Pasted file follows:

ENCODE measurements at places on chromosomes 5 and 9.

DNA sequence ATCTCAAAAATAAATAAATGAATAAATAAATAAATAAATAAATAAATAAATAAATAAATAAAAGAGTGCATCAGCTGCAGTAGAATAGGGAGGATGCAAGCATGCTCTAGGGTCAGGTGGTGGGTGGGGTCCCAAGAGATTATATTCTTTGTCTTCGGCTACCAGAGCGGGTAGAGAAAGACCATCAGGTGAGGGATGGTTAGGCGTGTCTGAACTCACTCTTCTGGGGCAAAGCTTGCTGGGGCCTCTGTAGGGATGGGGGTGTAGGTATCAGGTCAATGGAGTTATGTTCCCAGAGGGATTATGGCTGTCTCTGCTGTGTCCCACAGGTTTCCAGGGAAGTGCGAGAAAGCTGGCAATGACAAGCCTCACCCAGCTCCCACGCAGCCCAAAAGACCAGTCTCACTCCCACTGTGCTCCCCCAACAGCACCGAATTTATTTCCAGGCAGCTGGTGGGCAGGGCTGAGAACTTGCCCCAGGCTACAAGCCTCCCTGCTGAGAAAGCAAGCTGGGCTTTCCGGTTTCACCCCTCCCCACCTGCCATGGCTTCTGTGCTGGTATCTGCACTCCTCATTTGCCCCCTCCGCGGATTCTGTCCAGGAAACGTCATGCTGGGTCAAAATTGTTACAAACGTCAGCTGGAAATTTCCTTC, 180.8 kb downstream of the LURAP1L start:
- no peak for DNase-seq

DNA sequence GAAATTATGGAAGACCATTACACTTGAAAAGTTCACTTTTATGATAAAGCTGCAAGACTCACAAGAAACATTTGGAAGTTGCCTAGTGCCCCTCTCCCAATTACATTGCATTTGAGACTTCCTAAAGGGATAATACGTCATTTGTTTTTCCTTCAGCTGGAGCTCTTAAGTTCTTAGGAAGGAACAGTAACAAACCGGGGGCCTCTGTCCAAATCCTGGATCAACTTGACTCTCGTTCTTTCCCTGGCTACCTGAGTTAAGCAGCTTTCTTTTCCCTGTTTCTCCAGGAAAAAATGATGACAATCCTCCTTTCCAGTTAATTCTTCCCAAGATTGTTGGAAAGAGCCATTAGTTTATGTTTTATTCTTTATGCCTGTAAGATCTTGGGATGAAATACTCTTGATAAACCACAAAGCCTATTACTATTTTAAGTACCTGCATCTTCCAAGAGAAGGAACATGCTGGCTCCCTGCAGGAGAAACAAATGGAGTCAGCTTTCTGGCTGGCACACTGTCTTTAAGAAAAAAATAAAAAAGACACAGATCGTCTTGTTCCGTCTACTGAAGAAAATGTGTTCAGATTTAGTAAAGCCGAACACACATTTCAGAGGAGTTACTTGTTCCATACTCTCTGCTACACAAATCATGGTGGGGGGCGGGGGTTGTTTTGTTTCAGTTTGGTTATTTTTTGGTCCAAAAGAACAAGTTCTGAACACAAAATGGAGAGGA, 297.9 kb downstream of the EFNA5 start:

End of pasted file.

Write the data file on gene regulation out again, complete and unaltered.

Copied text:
ENCODE measurements at places on chromosomes 5 and 9.

DNA sequence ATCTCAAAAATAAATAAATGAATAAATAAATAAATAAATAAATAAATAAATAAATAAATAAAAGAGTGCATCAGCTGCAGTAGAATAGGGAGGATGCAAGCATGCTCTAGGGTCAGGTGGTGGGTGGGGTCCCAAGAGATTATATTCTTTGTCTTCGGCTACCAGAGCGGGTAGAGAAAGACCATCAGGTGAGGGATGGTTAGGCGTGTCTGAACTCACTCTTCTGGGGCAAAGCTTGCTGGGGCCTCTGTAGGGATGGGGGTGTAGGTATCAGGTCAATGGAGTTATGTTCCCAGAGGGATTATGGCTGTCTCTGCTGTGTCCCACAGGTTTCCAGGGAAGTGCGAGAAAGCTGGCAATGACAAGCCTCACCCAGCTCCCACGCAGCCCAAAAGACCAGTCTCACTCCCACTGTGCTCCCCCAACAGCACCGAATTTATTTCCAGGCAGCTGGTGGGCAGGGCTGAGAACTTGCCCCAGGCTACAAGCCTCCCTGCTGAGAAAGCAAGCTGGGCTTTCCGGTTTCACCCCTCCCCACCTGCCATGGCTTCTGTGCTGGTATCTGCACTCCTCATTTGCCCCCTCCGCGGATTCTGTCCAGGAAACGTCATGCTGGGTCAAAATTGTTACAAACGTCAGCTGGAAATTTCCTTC, 180.8 kb downstream of the LURAP1L start:
- no peak for DNase-seq

DNA sequence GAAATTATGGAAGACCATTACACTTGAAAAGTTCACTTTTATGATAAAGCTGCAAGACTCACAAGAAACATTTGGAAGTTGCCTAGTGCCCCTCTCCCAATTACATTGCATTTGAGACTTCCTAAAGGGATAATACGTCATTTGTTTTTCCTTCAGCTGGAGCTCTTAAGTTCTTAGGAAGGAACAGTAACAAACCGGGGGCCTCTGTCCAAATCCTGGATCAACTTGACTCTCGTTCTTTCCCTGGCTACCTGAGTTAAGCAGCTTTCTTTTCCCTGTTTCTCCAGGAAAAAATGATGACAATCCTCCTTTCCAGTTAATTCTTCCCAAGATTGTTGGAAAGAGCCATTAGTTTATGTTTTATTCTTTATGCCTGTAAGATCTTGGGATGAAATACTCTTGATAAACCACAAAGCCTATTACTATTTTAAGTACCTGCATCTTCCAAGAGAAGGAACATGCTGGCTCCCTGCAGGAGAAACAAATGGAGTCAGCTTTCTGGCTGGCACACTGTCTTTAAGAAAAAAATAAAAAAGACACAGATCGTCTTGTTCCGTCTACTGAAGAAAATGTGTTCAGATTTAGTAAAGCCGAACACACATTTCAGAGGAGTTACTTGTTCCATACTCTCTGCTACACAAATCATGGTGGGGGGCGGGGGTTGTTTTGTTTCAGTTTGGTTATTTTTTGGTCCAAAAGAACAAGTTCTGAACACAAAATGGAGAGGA, 297.9 kb downstream of the EFNA5 start: